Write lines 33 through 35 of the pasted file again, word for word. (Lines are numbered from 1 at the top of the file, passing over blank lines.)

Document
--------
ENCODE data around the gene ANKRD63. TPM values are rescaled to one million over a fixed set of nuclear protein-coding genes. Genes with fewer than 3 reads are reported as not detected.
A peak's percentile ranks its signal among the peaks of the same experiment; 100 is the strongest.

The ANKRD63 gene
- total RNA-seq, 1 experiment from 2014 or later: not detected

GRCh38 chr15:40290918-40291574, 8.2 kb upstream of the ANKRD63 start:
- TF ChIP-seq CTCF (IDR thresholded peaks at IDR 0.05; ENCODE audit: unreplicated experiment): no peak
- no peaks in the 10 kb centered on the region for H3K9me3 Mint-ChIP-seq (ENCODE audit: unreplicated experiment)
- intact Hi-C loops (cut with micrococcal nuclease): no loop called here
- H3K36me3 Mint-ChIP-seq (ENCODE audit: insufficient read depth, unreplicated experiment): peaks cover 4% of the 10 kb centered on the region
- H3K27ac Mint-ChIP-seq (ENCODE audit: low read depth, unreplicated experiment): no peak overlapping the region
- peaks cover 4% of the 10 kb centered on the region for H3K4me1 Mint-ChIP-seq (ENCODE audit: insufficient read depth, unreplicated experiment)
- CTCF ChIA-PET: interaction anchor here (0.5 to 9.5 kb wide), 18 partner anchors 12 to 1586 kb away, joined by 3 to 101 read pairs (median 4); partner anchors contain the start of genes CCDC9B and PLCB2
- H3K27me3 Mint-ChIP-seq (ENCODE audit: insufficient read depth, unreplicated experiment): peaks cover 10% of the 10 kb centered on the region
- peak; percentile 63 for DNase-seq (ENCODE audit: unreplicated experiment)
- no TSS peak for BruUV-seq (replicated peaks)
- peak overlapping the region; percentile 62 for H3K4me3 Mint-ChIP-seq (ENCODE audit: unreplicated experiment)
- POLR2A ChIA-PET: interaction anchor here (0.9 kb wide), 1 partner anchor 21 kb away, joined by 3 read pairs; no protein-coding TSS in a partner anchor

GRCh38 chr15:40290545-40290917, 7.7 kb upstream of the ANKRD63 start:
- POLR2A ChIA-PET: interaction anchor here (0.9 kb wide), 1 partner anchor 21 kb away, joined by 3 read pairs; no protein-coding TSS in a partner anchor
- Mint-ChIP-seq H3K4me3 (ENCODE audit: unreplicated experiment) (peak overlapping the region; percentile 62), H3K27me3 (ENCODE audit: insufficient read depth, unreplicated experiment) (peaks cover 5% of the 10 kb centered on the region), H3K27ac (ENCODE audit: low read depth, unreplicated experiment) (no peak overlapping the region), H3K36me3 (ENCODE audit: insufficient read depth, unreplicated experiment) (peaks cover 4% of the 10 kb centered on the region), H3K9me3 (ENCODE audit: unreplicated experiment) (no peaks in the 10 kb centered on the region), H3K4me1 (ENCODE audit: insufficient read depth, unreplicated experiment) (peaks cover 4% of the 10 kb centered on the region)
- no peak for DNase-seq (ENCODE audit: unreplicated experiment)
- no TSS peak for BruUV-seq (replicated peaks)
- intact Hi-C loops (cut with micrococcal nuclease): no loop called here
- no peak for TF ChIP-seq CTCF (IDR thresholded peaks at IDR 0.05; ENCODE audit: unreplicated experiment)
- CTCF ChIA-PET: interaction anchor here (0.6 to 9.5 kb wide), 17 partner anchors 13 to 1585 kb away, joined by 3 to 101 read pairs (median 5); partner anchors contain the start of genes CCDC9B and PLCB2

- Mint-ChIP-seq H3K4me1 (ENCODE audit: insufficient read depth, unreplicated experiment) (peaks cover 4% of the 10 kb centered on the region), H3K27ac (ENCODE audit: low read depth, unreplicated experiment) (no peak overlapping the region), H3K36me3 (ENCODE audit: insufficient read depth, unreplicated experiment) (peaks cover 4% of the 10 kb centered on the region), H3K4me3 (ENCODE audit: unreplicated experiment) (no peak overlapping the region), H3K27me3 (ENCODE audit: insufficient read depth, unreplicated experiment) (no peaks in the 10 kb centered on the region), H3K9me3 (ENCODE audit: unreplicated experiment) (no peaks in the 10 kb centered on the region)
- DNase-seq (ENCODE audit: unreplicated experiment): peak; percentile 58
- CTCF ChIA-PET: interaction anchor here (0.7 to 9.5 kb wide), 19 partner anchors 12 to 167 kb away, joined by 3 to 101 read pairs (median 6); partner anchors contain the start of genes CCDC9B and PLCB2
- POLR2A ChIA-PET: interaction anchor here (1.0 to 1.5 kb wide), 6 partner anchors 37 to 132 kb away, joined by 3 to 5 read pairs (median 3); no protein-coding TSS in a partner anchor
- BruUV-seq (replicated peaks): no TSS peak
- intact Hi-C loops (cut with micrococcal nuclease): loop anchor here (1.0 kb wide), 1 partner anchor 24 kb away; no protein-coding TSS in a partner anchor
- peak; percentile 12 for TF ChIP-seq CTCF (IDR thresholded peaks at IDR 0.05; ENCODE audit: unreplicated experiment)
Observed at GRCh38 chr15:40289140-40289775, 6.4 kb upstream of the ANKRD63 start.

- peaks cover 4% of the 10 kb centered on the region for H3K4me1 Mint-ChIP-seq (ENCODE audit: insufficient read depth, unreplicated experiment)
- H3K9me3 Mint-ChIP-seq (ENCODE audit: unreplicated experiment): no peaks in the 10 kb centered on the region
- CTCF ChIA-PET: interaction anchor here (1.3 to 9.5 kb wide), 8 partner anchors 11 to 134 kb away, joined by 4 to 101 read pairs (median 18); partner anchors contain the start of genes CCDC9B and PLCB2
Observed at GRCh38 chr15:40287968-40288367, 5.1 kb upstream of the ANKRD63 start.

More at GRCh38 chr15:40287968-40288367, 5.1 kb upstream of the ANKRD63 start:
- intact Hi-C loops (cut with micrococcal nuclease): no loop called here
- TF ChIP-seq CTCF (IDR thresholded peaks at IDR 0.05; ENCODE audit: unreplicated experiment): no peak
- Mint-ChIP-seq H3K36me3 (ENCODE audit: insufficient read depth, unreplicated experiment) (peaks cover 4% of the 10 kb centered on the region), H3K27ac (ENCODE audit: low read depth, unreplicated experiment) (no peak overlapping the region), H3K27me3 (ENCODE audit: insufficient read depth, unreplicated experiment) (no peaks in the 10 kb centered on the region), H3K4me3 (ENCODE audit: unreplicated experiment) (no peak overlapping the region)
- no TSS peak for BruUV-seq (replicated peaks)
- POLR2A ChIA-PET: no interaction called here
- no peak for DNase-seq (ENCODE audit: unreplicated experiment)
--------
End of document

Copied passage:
Observed at GRCh38 chr15:40289140-40289775, 6.4 kb upstream of the ANKRD63 start.

- peaks cover 4% of the 10 kb centered on the region for H3K4me1 Mint-ChIP-seq (ENCODE audit: insufficient read depth, unreplicated experiment)
- H3K9me3 Mint-ChIP-seq (ENCODE audit: unreplicated experiment): no peaks in the 10 kb centered on the region